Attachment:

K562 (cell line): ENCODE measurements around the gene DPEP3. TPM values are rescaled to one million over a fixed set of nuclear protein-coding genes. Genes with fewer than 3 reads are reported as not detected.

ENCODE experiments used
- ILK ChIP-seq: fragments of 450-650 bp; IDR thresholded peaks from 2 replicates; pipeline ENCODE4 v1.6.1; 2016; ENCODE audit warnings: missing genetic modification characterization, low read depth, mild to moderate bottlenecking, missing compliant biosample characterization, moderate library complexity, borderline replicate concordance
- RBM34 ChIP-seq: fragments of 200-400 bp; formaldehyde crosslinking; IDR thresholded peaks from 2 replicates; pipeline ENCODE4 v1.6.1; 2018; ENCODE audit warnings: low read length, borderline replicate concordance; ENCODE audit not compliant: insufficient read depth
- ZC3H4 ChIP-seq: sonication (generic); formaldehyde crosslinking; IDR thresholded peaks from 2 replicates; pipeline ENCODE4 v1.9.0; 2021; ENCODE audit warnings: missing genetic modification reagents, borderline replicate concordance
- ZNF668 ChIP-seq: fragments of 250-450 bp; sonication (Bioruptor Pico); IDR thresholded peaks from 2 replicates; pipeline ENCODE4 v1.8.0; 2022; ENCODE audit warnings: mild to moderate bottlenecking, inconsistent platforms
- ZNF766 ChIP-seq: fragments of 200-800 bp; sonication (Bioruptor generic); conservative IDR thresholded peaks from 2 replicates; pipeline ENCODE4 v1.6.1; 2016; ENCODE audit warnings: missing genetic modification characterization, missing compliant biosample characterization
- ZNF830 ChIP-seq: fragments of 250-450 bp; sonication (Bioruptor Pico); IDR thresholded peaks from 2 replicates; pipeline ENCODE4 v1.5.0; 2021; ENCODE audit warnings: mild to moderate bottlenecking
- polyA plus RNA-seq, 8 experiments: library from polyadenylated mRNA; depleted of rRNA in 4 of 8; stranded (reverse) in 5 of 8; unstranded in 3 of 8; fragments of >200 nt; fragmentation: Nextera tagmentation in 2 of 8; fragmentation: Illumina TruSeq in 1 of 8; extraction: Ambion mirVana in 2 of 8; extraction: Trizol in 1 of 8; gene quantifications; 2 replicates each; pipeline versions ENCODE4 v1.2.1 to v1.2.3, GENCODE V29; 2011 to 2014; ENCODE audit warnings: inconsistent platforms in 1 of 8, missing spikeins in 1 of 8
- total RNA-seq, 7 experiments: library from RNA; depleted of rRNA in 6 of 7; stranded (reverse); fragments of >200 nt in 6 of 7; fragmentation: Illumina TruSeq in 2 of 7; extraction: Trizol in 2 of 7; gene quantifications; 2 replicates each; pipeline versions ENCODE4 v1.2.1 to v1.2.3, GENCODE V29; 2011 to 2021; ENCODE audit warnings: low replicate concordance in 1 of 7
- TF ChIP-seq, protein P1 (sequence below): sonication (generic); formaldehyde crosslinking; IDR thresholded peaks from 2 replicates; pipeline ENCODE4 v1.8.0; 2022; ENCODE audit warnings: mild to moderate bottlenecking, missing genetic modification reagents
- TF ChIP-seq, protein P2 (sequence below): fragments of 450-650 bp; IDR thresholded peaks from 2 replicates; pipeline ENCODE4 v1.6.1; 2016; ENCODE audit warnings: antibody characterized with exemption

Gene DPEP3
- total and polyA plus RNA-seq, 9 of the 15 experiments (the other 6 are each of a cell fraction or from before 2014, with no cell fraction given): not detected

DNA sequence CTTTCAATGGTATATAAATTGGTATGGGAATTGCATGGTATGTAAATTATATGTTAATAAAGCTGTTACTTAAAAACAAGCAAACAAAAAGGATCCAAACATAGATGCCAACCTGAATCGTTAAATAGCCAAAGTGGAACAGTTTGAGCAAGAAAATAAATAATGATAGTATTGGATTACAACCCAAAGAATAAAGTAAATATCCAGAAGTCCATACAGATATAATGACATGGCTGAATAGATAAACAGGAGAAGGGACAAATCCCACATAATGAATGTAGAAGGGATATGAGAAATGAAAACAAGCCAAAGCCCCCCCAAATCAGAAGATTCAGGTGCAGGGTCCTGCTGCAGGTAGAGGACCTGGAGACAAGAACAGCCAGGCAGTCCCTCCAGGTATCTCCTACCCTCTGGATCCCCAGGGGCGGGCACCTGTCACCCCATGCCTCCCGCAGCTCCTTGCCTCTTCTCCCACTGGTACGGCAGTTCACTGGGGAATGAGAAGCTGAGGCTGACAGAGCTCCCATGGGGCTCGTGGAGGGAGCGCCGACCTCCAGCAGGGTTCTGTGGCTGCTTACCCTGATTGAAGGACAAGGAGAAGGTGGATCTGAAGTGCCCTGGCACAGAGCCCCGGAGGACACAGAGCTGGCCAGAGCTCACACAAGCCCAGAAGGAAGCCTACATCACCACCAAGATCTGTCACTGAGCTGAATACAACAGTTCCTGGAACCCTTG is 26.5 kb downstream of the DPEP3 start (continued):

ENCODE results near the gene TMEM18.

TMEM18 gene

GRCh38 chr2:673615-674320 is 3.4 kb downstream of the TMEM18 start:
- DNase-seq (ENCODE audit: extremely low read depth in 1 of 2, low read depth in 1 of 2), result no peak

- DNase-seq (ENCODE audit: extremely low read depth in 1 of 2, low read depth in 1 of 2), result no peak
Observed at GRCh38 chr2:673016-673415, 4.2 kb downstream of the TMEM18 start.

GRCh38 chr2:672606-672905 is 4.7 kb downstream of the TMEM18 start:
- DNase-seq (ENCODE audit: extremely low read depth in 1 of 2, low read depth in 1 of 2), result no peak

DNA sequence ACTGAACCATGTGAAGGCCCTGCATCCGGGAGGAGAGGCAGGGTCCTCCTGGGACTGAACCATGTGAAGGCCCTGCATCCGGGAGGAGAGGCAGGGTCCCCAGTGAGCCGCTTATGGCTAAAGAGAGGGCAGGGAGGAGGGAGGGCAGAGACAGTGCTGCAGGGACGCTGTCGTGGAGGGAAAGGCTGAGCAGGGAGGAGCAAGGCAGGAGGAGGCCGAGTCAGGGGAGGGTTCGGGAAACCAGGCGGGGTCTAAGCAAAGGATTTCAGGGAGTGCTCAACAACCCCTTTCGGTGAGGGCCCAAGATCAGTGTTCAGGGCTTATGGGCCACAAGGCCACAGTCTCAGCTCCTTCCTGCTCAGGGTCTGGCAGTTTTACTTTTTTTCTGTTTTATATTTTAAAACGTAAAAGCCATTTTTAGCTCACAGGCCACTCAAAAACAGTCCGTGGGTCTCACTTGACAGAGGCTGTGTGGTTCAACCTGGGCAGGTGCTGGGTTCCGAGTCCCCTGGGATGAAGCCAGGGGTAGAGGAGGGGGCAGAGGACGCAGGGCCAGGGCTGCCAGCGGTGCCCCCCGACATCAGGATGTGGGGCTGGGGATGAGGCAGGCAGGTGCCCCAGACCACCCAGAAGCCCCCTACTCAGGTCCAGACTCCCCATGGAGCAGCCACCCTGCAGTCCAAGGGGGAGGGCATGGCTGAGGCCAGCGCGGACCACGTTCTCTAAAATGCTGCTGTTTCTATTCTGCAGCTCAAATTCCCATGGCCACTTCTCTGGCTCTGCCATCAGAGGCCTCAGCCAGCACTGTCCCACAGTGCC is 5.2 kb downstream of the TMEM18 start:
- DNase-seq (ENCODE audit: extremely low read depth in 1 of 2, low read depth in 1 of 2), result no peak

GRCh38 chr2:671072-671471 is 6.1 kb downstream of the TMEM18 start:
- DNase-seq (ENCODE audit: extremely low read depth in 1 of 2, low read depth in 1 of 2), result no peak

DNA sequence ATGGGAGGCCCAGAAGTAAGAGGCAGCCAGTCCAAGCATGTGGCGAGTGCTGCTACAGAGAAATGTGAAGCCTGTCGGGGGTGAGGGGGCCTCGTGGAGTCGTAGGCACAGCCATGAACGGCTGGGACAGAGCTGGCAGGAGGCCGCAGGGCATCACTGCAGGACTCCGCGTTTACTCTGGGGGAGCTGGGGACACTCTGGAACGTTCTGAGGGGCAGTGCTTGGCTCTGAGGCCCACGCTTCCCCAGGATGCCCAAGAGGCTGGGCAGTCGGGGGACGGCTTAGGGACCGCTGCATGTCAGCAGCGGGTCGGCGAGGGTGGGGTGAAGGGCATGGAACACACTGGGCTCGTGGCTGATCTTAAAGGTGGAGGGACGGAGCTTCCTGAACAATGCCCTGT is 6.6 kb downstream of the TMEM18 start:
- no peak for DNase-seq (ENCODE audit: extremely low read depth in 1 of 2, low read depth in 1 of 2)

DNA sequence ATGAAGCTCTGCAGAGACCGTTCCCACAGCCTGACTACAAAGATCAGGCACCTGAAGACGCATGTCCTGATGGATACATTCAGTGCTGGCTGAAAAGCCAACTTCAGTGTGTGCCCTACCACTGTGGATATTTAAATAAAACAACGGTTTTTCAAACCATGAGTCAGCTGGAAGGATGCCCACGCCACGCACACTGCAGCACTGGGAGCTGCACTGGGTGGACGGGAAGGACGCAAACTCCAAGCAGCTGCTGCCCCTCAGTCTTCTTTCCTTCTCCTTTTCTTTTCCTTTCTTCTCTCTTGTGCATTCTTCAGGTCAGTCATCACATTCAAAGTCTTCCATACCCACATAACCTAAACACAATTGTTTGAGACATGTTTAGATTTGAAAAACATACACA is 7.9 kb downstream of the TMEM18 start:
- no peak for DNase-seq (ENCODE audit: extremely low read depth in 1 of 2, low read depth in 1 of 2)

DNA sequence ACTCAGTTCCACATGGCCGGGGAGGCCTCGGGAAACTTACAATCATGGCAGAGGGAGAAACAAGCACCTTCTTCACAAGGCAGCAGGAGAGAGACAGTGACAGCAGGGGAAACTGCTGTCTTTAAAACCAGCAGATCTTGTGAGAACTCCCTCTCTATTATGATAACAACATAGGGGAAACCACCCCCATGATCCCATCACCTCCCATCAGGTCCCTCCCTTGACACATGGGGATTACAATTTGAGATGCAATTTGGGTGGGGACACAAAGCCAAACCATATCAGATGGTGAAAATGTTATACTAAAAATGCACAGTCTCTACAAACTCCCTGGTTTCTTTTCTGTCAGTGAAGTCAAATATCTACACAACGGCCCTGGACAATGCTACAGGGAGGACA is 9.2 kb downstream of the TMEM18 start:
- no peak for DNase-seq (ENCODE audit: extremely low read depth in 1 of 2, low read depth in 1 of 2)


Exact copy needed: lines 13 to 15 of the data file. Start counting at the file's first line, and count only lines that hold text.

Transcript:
Gene DPEP3
- total and polyA plus RNA-seq, 9 of the 15 experiments (the other 6 are each of a cell fraction or from before 2014, with no cell fraction given): not detected

DNA sequence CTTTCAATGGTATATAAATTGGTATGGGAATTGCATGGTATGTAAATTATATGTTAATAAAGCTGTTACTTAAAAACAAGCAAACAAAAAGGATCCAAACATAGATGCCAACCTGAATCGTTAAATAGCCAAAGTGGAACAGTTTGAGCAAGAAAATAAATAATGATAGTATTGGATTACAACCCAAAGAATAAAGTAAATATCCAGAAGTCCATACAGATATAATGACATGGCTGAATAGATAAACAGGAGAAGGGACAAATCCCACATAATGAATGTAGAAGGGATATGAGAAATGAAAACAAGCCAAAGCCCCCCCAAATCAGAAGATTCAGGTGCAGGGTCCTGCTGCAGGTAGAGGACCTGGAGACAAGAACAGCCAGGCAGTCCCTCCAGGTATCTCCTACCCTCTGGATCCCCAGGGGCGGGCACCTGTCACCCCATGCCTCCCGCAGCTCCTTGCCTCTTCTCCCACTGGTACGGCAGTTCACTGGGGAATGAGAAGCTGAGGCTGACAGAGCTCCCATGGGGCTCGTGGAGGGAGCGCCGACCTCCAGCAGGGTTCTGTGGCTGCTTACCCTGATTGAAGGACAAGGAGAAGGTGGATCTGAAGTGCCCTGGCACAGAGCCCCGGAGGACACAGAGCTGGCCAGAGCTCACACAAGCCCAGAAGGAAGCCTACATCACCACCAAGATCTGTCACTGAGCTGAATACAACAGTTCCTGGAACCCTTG is 26.5 kb downstream of the DPEP3 start (continued):